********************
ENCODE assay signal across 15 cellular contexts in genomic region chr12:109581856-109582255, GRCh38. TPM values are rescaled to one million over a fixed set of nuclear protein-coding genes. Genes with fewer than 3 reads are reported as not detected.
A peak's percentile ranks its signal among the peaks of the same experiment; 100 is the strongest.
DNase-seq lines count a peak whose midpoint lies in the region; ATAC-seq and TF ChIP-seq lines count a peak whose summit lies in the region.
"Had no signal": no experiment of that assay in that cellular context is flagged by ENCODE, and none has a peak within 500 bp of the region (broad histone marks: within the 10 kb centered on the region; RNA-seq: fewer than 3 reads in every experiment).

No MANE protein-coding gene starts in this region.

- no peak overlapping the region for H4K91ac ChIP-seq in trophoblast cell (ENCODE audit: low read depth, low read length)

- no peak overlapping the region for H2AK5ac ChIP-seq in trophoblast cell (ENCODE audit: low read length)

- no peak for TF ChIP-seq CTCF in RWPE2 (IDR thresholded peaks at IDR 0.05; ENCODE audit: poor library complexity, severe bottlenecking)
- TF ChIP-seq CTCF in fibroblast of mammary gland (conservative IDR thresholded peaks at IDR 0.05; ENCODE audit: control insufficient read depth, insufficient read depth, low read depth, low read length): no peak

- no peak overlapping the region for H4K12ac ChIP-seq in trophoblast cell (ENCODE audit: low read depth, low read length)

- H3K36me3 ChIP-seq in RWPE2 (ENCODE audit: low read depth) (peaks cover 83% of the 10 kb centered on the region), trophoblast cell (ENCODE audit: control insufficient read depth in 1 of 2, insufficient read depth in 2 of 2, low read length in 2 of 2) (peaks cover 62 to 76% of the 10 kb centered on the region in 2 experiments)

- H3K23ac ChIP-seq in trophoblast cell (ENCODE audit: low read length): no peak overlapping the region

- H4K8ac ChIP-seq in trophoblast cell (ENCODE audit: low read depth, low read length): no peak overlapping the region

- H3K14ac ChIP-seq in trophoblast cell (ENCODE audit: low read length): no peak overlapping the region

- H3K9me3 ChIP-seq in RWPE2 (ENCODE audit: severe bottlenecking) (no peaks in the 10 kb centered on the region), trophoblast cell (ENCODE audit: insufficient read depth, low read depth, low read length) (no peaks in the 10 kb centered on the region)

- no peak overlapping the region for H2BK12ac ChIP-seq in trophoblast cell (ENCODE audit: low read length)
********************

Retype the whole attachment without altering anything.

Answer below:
ENCODE assay signal across 15 cellular contexts in genomic region chr12:109581856-109582255, GRCh38. TPM values are rescaled to one million over a fixed set of nuclear protein-coding genes. Genes with fewer than 3 reads are reported as not detected.
A peak's percentile ranks its signal among the peaks of the same experiment; 100 is the strongest.
DNase-seq lines count a peak whose midpoint lies in the region; ATAC-seq and TF ChIP-seq lines count a peak whose summit lies in the region.
"Had no signal": no experiment of that assay in that cellular context is flagged by ENCODE, and none has a peak within 500 bp of the region (broad histone marks: within the 10 kb centered on the region; RNA-seq: fewer than 3 reads in every experiment).

No MANE protein-coding gene starts in this region.

- no peak overlapping the region for H4K91ac ChIP-seq in trophoblast cell (ENCODE audit: low read depth, low read length)

- no peak overlapping the region for H2AK5ac ChIP-seq in trophoblast cell (ENCODE audit: low read length)

- no peak for TF ChIP-seq CTCF in RWPE2 (IDR thresholded peaks at IDR 0.05; ENCODE audit: poor library complexity, severe bottlenecking)
- TF ChIP-seq CTCF in fibroblast of mammary gland (conservative IDR thresholded peaks at IDR 0.05; ENCODE audit: control insufficient read depth, insufficient read depth, low read depth, low read length): no peak

- no peak overlapping the region for H4K12ac ChIP-seq in trophoblast cell (ENCODE audit: low read depth, low read length)

- H3K36me3 ChIP-seq in RWPE2 (ENCODE audit: low read depth) (peaks cover 83% of the 10 kb centered on the region), trophoblast cell (ENCODE audit: control insufficient read depth in 1 of 2, insufficient read depth in 2 of 2, low read length in 2 of 2) (peaks cover 62 to 76% of the 10 kb centered on the region in 2 experiments)

- H3K23ac ChIP-seq in trophoblast cell (ENCODE audit: low read length): no peak overlapping the region

- H4K8ac ChIP-seq in trophoblast cell (ENCODE audit: low read depth, low read length): no peak overlapping the region

- H3K14ac ChIP-seq in trophoblast cell (ENCODE audit: low read length): no peak overlapping the region

- H3K9me3 ChIP-seq in RWPE2 (ENCODE audit: severe bottlenecking) (no peaks in the 10 kb centered on the region), trophoblast cell (ENCODE audit: insufficient read depth, low read depth, low read length) (no peaks in the 10 kb centered on the region)

- no peak overlapping the region for H2BK12ac ChIP-seq in trophoblast cell (ENCODE audit: low read length)